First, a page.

Little international research has been conducted in this area, but one study reported that 16.5% of households in Saudi Arabia spend more than 10% of their income on dental health, while 5.5% spend over 40% of their income for this purpose [17]. Similarly, in Ukraine 6.8% of households spend more than 40% of their income on dental treatment. Another study has reported that in a range of low- and middle-income countries, 7% of households dedicate more than 40% of their income to dental treatment [18]. Furthermore, as GDP per capita increases, in countries with a solid Welfare State so does the percentage of resources that households allocate to payments for dental services, as does the proportion of adults who use these services [19]. However, there are important differences of public expenditure in the European Union: while Germany has the highest rate of public cover for dental health (meeting 68% of the cost), followed by Slovakia (53%), the average level in OECD countries is 29% and in Spain it is just 1% [20].

Other researchers have examined disparities in out-of-pocket expenditure, comparing various European countries (although not Spain), finding evidence that the lower a person’s level of education and income, the less likely they are to incur out-of-pocket expenses for dental services, either because these countries provide public-sector cover or because households with lower incomes are entitled to free care. However, as levels of education and income increase, so does personal expenditure on dental services [21]. The same study also concluded that in the USA dental payments by persons not entitled to free care are higher than elsewhere, and that these payments increase with income and level of education. They are also higher for persons with missing teeth, or who are in poor health, compared to those who have insurance cover, whose teeth are in generally good condition and whose general health status is good to excellent [21].

The question of inequality in access to health services has been analysed extensively, both in general [22] and with specific regard to dental services for children in Spain [23]. The latter study concluded that although children’s access to these services improved between 1987 and 2011, socioeconomic inequalities not only persisted but increased, and that children from households with a low socioeconomic level continued to make little use of dental services. For this reason, in the 1990s some regional administrations in Spain, including Navarre and the Basque Country, created free dental care programmes for children [24]. These programmes led to a 10–15% increase in the use made of dental services, compared to those regions that did not include these programmes [25]. In this respect, too, researchers have detected inequalities affecting dental access by the immigrant population, whose frequency of visits to the dentist is significantly lower than that of the native population [26].

In Spain, responsibilities for health services have been devolved to the regions, and so benefits, resources and facilities vary geographically [27]. In 2019, for example, investment in health care ranged from the 3.7% of GDP invested by the Madrid administration (€1,340 per capita), to 4.9% in Catalonia (€1,515 per capita), 7.6% in Murcia (€1,638 per capita) and 8.6% in Extremadura (€1,682 per capita) [5]. However, it has been suggested that the most important inequalities as concerns health are personal, not territorial, and are more strongly associated with the ‘intra’ than with the ‘inter’ management of resources [27].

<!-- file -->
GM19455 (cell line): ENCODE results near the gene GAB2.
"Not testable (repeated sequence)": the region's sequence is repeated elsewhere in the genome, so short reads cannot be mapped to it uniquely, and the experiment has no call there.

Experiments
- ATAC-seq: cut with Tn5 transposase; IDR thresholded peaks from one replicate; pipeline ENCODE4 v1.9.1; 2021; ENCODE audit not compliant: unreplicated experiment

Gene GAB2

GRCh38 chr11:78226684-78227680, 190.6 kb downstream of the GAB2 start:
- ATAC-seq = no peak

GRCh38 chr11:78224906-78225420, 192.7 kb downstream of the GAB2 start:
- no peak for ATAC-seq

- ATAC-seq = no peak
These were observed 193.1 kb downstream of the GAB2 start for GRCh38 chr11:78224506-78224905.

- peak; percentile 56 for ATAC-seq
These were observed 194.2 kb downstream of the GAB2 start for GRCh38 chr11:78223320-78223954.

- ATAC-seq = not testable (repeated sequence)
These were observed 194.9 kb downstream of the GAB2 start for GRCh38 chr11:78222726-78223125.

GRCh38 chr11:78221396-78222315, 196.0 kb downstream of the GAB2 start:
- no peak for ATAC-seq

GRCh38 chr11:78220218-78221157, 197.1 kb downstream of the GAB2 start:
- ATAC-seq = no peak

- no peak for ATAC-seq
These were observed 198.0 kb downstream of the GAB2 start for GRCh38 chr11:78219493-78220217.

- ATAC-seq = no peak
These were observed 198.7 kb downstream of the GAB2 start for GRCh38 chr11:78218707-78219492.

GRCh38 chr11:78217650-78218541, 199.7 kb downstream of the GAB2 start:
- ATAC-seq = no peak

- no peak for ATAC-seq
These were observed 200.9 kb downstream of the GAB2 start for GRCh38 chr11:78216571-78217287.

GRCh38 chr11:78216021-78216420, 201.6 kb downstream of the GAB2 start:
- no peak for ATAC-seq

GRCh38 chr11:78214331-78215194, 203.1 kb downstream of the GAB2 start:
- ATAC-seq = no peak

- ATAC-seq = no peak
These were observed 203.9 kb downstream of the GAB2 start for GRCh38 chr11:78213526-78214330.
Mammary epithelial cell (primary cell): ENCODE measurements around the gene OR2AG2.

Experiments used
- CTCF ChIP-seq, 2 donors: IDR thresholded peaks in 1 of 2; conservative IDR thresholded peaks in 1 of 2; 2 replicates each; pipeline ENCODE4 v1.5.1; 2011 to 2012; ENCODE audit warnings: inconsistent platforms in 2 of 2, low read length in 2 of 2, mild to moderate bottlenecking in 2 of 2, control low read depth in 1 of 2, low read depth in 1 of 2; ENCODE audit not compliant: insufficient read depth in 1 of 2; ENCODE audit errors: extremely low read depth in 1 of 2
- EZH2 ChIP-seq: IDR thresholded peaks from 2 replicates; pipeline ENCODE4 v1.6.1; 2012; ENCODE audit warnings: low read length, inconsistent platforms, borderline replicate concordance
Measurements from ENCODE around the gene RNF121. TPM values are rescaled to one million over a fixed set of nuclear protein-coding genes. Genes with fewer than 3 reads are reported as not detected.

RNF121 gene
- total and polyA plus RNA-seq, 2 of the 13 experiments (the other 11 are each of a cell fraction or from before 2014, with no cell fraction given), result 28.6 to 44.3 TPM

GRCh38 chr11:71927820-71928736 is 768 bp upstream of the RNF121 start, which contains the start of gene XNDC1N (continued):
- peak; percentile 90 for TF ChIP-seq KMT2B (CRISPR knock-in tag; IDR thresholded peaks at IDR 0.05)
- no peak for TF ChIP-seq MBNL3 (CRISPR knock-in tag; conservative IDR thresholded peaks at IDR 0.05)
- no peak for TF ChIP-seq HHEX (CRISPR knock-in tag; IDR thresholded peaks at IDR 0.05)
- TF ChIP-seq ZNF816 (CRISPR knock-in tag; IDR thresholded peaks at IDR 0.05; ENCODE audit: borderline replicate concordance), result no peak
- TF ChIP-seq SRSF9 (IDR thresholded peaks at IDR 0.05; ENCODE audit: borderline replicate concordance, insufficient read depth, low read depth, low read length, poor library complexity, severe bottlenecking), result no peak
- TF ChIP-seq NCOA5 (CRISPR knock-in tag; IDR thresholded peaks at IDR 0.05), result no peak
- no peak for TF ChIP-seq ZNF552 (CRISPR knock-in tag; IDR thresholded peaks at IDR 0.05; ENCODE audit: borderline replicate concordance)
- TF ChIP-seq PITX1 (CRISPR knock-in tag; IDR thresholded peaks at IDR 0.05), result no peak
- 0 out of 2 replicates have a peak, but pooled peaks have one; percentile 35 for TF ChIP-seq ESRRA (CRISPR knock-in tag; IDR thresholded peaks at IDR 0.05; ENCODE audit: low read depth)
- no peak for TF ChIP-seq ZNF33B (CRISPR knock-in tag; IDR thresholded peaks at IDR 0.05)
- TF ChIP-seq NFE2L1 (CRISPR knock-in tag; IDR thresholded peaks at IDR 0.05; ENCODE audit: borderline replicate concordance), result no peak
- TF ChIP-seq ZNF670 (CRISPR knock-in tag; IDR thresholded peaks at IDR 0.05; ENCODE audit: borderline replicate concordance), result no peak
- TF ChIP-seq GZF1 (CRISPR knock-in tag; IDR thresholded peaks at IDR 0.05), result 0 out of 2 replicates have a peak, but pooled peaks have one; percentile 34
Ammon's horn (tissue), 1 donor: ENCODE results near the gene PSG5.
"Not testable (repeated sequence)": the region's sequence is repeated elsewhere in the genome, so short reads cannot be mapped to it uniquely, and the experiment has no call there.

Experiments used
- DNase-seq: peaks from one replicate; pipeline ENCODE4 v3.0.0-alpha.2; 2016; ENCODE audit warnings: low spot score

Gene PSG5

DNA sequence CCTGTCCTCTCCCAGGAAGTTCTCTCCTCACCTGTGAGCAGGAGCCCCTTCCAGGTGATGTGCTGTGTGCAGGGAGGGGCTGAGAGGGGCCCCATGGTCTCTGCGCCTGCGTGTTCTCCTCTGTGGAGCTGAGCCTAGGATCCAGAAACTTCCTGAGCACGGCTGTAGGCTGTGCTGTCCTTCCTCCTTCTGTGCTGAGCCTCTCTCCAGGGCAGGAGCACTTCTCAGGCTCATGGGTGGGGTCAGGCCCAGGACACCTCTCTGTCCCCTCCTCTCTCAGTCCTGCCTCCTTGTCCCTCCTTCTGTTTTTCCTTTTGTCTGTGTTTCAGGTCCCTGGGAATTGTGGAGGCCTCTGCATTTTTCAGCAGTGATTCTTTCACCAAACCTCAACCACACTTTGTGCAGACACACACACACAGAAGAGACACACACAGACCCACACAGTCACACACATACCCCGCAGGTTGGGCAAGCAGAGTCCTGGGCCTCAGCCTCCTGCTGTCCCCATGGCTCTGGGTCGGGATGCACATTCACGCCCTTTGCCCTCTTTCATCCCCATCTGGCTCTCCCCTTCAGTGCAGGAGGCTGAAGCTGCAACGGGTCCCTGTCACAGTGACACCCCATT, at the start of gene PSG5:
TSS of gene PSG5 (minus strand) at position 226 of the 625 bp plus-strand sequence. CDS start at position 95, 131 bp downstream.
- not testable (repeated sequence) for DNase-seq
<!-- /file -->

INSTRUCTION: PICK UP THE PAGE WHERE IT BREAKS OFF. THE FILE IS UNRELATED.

The aim of the present study is to determine the incidence and concentration of catastrophic out-of-pocket spending on health and dental health services by households, according to the region of residence.

Material and methods

Our analysis is based on microdata from the Spanish Family Budget Survey (FBS) [28, 29], which, for the three years considered, compiled socioeconomic and demographic data from 65,700 households (22,021 in 2008, 21,625 in 2011 and 22,054 in 2015). The information obtained includes data on the standard of living, income and professional activity of the reference person in the household, together with details of the nature and destination of annual household consumption expenses (equipment, housing, nutrition, health, education, tourism, etc.). These expenses are categorised according to the Classification of Individual Consumption by Purpose (COICOP), which contains the following modules: 1. Food and non-alcoholic drinks; 2. Alcoholic drinks, tobacco and narcotics; 3. Articles of clothing and footwear; 4. Housing, water, electricity, gas and other fuels; 5. Furniture, household equipment and current expenses for maintenance of the home; 6. Health; 7. Transportation; 8. Communications; 9. Leisure, shows and culture; 10. Teaching; 11. Hotels, cafes and restaurants; 12. Other goods and services.

Module number six refers to health spending, under the following headings: treatment devices and materials, medical services, dental services, clinical analysis services and X-ray centres, non-hospital auxiliary medical services, other out-of-hospital services, hospital services and non-disaggregated health expenses. The sum of these items, together with the subheading ‘dental services’, are the two out-of-pocket variables analysed in our study, i.e. household out-of-pocket spending on health care (OOP-H) and on dental care (OOP-D). This information is collected quarterly, via questionnaires, categorised by codes and then annualised by the Spanish Institute of Statistics for its final presentation.

We also considered household income, transformed into equivalent income. In line with previous work in this field [30, 31], the number of equivalent members of the household was calculated using the modified OECD scale, which assigns a value of 1 to the main breadwinner, 0.5 to each member of the household aged 14 years or over, and 0.3 to each member younger than 14 years [32]. Income per consumption unit or equivalent member was then obtained by dividing the total household income by the number of consumption units or equivalent members.